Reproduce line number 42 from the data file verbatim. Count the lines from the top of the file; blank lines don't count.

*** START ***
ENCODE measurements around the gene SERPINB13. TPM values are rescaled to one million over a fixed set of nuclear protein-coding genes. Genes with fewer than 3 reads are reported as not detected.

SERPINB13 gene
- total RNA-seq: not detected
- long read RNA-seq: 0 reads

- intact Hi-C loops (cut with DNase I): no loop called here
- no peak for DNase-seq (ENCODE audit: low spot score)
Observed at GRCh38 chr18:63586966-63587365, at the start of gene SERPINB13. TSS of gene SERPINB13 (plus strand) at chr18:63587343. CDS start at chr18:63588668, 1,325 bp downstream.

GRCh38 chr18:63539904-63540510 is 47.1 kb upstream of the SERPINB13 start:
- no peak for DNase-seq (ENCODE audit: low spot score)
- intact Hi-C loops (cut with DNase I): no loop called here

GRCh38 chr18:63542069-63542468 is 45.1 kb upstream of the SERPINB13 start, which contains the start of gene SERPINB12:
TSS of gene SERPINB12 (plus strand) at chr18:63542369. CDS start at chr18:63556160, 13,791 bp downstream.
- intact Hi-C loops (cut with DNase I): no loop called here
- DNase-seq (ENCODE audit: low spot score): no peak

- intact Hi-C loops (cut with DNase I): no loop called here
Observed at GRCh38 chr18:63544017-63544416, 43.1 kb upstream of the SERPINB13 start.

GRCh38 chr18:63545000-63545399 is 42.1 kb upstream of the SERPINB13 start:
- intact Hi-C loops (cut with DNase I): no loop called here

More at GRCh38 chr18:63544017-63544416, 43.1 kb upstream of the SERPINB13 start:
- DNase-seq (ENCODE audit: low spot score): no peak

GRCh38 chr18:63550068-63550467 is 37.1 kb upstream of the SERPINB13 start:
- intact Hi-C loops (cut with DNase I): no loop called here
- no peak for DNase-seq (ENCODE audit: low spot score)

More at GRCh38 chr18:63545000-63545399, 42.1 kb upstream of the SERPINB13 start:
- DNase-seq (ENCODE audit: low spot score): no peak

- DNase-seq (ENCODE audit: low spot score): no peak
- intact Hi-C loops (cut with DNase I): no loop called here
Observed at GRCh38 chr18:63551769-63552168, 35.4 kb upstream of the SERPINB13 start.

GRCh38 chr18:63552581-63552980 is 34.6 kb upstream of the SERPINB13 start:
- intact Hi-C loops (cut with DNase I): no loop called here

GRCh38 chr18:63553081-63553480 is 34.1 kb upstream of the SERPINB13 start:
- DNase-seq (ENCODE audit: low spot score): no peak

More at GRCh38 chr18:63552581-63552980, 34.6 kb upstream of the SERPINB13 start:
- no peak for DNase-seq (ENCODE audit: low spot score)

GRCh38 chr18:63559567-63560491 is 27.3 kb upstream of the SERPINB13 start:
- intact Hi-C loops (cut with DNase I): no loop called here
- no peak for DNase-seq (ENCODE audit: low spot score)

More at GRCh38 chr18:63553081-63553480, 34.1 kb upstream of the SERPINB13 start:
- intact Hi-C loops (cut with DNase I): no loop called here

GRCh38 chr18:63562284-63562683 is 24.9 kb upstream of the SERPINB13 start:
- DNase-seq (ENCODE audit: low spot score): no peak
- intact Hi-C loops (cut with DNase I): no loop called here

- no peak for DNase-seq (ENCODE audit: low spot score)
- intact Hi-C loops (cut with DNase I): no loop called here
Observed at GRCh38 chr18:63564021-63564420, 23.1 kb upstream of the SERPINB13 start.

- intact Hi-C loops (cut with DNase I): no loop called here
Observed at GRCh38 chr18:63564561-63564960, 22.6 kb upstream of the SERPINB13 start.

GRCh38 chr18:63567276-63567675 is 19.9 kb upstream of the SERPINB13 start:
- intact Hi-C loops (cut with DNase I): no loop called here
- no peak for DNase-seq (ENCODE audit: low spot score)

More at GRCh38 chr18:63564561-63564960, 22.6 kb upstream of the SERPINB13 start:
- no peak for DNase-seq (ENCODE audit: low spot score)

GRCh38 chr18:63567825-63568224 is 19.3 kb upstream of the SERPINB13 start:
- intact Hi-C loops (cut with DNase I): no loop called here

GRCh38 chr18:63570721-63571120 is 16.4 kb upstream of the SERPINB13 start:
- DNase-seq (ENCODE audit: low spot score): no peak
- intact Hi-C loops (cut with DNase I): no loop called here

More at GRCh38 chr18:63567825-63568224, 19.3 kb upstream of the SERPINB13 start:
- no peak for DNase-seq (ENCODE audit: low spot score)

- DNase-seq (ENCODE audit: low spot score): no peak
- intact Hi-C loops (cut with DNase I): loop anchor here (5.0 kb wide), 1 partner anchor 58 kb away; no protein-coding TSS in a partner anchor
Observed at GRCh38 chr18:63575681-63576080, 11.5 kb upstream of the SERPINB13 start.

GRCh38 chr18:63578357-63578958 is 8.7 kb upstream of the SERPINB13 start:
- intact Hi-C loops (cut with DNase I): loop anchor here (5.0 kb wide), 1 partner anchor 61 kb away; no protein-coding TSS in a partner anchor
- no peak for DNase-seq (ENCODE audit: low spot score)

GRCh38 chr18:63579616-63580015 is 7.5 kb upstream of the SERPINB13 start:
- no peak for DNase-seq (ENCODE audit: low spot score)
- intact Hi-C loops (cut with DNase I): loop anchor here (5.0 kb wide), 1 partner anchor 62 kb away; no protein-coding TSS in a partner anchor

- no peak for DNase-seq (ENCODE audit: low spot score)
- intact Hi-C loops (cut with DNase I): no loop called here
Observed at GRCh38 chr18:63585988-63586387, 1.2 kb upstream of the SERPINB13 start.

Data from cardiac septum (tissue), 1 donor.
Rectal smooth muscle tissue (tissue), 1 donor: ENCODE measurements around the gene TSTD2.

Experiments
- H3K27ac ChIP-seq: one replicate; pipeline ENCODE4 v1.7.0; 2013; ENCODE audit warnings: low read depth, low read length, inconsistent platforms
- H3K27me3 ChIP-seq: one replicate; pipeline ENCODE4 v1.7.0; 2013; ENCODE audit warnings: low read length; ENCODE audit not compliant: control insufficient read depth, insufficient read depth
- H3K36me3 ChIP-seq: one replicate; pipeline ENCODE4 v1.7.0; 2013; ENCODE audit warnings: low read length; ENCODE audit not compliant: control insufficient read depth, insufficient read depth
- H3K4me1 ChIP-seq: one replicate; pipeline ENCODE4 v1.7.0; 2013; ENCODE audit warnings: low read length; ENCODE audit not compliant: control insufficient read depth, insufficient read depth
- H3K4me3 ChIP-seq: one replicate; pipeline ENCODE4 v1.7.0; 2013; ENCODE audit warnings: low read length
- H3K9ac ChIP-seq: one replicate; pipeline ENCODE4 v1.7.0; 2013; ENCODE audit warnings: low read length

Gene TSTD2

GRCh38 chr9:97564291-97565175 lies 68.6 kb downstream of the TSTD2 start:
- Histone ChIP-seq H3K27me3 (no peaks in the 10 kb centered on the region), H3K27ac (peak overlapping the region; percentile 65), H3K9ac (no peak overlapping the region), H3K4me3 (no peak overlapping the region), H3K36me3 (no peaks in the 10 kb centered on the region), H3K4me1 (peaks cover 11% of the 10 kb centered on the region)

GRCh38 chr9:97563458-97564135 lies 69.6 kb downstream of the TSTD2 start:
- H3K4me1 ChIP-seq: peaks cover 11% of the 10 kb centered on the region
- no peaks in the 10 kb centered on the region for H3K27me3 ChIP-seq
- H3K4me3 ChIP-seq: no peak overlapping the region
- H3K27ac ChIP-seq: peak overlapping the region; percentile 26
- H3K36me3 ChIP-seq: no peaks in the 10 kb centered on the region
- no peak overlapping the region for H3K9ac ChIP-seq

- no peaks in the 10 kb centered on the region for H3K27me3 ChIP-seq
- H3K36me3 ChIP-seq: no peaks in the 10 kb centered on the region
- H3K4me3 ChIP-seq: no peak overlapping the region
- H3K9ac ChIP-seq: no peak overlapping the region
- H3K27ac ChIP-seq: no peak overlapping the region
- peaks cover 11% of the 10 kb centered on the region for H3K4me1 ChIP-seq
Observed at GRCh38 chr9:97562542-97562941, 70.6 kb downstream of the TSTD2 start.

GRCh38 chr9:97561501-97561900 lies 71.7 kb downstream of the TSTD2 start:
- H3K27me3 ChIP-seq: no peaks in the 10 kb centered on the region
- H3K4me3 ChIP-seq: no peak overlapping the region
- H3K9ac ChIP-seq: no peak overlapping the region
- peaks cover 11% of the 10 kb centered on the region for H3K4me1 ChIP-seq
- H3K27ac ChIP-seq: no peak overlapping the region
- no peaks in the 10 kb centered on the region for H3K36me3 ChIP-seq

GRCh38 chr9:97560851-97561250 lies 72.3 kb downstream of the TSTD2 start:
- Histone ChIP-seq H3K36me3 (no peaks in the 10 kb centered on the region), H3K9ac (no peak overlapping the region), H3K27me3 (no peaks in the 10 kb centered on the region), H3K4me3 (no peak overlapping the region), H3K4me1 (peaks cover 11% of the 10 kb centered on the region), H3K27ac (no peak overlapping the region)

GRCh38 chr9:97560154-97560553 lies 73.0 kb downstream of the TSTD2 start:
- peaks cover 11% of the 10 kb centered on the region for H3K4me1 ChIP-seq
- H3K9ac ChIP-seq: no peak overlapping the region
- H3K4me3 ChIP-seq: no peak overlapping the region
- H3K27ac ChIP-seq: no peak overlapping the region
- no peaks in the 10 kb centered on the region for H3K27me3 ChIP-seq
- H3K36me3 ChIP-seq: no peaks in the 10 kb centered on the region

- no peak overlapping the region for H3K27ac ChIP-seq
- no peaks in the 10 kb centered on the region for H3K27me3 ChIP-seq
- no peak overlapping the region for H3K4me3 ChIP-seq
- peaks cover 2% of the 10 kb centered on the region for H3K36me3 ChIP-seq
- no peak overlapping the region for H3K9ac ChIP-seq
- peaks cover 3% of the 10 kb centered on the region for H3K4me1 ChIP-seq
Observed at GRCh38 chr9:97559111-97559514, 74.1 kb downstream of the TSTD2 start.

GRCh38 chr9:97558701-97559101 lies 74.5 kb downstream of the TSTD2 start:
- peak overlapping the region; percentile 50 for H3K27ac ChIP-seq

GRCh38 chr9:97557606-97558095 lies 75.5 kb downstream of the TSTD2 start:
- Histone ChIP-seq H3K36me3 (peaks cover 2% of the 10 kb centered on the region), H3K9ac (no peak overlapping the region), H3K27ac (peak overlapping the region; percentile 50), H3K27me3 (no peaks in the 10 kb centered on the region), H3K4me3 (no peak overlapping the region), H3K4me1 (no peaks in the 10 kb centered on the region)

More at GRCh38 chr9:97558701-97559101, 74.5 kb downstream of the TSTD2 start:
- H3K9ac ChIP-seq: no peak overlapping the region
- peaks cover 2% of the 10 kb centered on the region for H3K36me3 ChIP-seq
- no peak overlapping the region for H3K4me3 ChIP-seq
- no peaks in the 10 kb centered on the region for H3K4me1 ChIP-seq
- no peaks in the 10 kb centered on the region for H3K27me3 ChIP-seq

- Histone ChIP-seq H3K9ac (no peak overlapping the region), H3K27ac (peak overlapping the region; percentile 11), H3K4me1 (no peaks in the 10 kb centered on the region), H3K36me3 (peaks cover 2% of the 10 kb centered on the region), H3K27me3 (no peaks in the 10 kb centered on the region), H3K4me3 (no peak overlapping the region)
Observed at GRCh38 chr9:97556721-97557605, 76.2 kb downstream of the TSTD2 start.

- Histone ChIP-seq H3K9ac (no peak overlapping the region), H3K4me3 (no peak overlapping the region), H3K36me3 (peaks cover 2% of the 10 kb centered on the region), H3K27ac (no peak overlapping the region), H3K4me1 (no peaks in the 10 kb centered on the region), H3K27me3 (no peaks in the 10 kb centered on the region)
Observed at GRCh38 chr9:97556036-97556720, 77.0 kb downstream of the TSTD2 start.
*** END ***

- intact Hi-C loops (cut with DNase I): no loop called here